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Frazer, James George

(1854-1941). Author of The Golden Bough, a study of magic and comparative religion. On occassion, referred to as Frazer, James George.


A malevolent spirit. These spirits were regarded as the parents of brollachans. Known as fuath.


A sorceress: a witch. In some lore, occasionally identified as Galdragon.


Wife of Assipattle. Her father gave her in marriage to Assipattle as a reward for slaying the monstrous Stoorworm. Occasionally referred to as Gemdelovely.

Gentle Annie

An ugly hag, demon of the south-west wind. On occassion, identified as Gentle Annie.


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A spirit. Also referred to as Glashan.


A monster: an ogre: a brownie: a household goddess: an Otherworld wizard. Occasionally referred to as gruacach, gruagach, gruagach, Hairy One, The, Hairy One, The, The Hairy One or The Hairy One.


Spirits that search for scraps of food such as bones. Also identified as Gunna.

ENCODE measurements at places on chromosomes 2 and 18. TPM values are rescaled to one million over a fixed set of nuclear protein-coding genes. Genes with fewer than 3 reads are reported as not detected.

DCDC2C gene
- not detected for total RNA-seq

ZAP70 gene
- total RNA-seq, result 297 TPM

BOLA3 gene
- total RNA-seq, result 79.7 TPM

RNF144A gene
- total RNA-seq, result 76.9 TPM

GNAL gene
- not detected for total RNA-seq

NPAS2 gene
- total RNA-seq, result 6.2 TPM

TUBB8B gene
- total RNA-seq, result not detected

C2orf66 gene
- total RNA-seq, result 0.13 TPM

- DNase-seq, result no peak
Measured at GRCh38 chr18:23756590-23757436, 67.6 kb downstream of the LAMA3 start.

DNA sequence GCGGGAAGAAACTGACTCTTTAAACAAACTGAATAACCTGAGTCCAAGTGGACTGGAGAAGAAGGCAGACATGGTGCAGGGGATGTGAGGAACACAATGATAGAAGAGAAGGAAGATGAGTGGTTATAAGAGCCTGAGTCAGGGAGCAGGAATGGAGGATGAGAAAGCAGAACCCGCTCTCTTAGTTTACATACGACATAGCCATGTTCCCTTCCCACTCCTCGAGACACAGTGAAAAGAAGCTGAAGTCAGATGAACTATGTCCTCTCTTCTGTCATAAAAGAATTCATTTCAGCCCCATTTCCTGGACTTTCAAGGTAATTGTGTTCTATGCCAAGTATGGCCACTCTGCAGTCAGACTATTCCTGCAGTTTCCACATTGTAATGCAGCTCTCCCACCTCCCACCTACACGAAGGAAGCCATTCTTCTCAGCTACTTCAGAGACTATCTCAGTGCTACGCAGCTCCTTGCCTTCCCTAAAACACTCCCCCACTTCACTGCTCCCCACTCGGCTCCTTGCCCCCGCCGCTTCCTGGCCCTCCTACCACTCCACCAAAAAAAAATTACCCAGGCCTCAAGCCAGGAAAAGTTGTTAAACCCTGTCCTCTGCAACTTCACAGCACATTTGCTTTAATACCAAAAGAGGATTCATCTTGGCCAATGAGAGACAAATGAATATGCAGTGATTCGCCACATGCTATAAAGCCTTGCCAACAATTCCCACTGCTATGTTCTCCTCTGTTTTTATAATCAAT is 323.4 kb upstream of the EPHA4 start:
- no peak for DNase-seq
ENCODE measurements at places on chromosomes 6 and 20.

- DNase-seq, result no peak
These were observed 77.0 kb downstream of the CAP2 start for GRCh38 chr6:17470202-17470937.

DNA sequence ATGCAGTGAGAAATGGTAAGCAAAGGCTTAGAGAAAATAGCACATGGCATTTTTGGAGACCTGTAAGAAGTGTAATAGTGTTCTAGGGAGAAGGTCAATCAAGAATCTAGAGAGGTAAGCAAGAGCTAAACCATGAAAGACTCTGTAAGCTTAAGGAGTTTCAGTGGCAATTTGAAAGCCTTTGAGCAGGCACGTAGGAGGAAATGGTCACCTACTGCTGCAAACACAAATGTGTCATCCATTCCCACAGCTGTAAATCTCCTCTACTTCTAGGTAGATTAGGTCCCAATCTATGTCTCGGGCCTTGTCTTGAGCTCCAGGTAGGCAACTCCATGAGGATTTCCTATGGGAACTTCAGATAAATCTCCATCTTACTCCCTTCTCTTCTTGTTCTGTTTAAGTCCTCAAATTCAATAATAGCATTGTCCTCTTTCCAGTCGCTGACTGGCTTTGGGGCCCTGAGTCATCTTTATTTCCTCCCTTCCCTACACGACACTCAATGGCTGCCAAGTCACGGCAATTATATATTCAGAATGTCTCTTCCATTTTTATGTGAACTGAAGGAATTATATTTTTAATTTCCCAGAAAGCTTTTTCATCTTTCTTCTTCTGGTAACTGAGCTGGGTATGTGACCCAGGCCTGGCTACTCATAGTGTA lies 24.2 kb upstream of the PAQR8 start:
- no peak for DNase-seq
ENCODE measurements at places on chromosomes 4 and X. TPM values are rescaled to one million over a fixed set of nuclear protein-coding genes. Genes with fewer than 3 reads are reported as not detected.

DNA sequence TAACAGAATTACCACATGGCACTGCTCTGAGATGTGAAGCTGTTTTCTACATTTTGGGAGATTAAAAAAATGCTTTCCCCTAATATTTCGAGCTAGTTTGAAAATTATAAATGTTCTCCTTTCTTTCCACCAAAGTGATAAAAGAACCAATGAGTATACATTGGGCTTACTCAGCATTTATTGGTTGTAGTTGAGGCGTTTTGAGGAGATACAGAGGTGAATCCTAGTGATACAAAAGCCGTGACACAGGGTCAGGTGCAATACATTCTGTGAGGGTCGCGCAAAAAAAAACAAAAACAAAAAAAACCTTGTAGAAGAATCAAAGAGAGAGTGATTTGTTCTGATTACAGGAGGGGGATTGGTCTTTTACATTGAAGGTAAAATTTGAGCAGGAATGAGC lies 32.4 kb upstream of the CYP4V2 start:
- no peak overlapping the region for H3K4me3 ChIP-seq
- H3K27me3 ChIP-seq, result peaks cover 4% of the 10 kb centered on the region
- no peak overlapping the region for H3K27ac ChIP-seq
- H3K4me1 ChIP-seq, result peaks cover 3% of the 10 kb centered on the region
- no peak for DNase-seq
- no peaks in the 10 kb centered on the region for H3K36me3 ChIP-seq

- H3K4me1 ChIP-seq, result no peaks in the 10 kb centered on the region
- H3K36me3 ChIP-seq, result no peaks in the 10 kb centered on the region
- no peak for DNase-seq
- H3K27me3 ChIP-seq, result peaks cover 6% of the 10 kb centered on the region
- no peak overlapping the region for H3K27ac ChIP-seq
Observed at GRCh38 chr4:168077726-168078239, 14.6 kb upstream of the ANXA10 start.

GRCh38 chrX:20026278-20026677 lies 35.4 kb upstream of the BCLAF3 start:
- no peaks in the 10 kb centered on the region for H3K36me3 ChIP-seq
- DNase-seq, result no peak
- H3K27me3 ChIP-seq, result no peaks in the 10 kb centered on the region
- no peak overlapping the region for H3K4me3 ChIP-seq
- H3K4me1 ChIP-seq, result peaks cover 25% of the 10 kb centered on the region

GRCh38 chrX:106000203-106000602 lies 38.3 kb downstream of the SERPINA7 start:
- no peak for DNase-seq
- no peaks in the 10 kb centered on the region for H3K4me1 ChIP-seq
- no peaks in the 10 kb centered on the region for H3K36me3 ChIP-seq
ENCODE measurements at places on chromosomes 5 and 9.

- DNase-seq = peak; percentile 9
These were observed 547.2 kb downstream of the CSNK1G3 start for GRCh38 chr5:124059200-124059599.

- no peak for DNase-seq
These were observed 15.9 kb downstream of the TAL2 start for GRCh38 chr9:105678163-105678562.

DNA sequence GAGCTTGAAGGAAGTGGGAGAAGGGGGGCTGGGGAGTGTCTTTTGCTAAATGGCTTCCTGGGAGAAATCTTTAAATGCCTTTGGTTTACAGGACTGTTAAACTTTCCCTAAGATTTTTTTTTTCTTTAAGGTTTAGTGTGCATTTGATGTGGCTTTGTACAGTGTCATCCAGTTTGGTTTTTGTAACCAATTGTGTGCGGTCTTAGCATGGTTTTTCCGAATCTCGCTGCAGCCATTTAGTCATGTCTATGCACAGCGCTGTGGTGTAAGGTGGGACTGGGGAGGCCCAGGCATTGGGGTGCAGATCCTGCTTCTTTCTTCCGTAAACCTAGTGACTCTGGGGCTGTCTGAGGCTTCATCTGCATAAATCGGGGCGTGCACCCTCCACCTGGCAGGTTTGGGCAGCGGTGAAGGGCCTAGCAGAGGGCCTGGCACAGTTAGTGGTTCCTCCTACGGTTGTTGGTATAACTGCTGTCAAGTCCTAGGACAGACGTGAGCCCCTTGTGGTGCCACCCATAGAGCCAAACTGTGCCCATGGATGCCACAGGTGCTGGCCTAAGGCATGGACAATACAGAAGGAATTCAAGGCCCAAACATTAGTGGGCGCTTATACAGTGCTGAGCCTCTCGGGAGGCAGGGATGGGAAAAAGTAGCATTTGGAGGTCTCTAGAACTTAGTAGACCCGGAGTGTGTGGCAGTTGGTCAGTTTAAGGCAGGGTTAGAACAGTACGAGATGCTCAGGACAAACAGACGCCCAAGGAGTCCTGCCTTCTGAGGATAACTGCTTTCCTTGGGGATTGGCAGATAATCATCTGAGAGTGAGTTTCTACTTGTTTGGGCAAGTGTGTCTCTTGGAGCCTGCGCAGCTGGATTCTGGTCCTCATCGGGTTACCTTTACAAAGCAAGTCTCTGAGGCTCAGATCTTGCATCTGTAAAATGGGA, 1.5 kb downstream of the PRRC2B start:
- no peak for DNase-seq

A troll of the northern islands. In some references, referred to as henky.


A cannibal goblin. Occasionally referred to as hobyah, Turpy or Turpy.


A queen rescued from the underworld. By Orfeo. Also commonly called Isabel.


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An imaginary place. Also referred to as Kennaquhair.

Laidly Beast

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Land o' the Leal

The happy home of spirits: heaven. Also referred to as Land o' the Leal.

Little Gude

The devil. Also referred to as Little Gude, Satan, Satan, Lord of Fire, Lord of the Underworld, Old Bendy, Old Driver, Old Gentleman, Old Gooseberry, Old Hangie, Old Harry, Old Hornie, Old Ned, Old Nick, Old One, Old Poker, Old Scratch, Old Serpent, Prince of Darkness, Sathan, Sathanas, Nick, Sathan(as), The Adversary, Arab shaitan, Ethiopian shaytan, Scottish Auld Hornie, Clootie or Yazid.